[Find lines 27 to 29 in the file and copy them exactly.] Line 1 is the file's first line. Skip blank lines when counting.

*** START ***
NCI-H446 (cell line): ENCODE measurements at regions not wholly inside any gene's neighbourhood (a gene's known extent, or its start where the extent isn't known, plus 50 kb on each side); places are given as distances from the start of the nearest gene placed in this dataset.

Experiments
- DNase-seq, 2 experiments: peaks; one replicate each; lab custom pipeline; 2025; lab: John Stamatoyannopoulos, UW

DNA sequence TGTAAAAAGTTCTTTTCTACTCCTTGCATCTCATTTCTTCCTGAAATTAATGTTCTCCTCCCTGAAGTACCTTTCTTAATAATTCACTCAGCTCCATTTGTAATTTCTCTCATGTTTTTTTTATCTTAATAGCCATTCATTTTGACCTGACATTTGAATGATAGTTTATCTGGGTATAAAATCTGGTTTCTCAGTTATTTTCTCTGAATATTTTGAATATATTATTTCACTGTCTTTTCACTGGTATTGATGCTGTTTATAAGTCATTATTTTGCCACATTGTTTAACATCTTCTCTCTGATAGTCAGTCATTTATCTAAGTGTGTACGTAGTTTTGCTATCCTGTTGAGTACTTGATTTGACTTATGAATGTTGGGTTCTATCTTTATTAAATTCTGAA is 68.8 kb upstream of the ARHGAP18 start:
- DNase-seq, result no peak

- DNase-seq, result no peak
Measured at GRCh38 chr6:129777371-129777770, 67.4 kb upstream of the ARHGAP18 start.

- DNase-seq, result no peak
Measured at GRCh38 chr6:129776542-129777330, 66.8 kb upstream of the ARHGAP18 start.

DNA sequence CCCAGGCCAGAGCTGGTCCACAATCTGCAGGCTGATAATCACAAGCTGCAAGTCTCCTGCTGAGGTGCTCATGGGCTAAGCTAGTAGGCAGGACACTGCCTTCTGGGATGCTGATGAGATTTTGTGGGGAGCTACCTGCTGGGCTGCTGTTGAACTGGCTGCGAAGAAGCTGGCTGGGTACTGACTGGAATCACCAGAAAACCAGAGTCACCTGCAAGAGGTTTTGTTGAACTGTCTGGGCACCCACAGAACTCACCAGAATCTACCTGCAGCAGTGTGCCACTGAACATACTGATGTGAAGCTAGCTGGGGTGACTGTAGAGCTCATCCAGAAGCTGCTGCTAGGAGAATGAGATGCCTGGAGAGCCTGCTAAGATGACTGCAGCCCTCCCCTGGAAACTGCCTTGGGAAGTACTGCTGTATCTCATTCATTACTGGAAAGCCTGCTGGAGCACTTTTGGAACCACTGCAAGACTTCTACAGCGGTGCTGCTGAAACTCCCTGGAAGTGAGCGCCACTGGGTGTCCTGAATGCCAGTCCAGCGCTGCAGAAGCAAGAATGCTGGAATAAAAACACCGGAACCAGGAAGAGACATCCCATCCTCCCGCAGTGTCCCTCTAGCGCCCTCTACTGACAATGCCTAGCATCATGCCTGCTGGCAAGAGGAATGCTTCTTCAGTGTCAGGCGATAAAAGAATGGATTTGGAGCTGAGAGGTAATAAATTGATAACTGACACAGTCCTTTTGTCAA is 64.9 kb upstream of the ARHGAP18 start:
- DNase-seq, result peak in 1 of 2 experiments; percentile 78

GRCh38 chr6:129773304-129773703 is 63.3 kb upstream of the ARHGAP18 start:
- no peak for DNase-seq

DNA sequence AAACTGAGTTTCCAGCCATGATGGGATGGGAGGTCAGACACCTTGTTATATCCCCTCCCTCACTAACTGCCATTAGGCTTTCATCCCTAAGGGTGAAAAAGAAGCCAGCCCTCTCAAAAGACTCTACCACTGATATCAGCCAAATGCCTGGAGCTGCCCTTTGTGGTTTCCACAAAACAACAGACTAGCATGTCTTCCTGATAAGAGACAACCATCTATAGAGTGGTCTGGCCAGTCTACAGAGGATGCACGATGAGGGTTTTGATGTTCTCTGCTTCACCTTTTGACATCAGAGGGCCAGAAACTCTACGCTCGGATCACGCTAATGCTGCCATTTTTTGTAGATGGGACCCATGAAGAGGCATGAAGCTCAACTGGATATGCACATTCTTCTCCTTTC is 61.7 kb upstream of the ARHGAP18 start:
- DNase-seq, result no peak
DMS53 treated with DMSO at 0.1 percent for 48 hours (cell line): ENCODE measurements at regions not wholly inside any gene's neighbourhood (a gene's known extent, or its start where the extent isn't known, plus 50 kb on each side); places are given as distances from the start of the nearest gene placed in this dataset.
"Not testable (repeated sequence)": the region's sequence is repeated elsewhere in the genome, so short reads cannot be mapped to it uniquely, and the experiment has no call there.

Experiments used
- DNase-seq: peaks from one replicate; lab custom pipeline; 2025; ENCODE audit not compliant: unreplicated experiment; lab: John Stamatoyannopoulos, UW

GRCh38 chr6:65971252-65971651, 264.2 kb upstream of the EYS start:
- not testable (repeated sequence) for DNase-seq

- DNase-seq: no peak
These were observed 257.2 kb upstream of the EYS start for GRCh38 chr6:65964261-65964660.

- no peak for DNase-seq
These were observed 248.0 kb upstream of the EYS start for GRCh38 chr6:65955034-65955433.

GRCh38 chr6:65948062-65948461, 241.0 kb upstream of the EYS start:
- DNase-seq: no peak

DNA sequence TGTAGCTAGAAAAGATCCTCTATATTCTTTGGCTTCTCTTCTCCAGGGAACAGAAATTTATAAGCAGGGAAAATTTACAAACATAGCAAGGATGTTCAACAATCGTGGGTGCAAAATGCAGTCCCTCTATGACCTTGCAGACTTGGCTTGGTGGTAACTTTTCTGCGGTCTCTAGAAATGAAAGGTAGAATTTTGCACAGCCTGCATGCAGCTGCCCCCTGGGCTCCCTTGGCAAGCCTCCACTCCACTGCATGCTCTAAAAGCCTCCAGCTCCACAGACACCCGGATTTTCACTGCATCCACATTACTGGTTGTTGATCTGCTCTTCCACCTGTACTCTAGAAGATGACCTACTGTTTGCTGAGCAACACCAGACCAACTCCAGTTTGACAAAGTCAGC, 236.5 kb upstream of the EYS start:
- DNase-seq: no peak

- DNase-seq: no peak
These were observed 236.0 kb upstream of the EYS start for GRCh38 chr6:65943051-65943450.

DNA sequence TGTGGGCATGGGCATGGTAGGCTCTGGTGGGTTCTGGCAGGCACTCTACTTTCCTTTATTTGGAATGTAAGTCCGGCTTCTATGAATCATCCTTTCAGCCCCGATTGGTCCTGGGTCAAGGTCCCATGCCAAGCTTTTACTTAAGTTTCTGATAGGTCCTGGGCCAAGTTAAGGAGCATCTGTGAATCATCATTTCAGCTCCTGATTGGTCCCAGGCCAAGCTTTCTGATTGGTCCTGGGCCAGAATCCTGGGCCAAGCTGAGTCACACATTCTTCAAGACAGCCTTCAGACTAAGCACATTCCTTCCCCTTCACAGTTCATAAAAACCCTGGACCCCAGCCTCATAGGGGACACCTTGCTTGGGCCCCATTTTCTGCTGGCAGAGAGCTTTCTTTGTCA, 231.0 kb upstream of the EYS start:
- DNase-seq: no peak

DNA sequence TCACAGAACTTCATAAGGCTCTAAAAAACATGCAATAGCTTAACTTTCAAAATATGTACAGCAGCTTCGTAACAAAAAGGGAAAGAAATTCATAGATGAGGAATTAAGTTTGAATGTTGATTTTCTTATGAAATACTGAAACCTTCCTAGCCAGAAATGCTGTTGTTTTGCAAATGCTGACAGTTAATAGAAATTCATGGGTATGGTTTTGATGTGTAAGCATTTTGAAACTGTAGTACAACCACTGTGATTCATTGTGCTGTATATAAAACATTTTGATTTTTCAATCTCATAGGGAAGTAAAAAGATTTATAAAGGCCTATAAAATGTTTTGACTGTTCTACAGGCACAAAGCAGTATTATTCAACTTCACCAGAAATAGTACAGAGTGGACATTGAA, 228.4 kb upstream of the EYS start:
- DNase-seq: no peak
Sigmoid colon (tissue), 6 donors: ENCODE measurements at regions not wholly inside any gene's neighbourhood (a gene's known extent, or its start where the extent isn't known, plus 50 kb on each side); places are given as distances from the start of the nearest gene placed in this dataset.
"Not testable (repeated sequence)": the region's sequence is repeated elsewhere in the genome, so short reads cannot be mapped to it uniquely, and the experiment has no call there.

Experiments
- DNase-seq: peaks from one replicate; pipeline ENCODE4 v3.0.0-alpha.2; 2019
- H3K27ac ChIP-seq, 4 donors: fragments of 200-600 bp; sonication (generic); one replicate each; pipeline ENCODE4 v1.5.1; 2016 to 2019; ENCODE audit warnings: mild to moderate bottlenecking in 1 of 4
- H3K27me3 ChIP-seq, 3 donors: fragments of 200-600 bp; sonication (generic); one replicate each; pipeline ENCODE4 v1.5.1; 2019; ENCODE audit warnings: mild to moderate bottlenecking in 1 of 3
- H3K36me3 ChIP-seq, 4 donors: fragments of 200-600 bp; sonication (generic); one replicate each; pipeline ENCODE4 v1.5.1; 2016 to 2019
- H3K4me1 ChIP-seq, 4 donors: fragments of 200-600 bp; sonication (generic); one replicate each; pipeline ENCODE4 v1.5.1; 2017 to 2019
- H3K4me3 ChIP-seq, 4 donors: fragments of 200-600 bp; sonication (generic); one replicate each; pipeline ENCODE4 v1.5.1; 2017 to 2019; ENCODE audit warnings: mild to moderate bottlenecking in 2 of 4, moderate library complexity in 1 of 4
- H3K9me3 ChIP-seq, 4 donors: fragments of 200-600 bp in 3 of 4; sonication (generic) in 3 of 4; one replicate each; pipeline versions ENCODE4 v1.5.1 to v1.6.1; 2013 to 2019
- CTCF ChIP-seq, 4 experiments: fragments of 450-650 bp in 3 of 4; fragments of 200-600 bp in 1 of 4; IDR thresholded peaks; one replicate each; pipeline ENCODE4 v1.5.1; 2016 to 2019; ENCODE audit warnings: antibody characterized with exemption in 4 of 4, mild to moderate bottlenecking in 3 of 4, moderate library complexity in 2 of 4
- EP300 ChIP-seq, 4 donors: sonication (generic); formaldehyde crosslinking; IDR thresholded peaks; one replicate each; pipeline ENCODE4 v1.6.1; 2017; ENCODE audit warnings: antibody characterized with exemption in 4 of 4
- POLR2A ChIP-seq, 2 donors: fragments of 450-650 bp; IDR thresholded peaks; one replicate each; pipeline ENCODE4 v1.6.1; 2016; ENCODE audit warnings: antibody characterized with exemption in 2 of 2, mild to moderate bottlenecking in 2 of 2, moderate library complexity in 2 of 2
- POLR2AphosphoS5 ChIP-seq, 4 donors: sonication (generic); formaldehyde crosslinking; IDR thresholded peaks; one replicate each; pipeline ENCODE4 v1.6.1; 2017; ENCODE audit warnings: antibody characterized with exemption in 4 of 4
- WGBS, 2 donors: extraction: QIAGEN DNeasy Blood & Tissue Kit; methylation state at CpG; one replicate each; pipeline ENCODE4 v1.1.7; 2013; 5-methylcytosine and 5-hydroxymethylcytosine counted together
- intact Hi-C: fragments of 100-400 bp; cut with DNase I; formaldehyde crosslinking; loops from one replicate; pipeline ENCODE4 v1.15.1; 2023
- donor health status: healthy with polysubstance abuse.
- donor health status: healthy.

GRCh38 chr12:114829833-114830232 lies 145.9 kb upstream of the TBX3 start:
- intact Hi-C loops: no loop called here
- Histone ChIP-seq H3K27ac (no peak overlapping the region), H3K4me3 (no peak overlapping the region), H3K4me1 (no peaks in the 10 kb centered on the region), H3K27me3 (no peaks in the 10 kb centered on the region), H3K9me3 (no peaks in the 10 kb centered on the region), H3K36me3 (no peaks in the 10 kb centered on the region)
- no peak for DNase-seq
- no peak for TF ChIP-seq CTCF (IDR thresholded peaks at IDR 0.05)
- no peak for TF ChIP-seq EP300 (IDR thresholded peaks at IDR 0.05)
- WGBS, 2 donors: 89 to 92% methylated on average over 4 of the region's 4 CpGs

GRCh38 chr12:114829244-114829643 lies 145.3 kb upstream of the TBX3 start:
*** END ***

- DNase-seq: no peak

DNA sequence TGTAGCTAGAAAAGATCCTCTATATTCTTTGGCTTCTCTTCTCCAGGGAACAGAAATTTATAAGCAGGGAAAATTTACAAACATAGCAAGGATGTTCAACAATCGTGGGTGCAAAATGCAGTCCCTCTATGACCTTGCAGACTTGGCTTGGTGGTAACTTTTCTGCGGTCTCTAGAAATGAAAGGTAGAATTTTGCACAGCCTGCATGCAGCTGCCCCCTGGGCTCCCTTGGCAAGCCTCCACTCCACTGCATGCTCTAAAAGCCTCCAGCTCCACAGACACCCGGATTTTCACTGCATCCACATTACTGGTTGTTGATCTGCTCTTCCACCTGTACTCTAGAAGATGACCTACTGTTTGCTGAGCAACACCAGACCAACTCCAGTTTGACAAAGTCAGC, 236.5 kb upstream of the EYS start:
- DNase-seq: no peak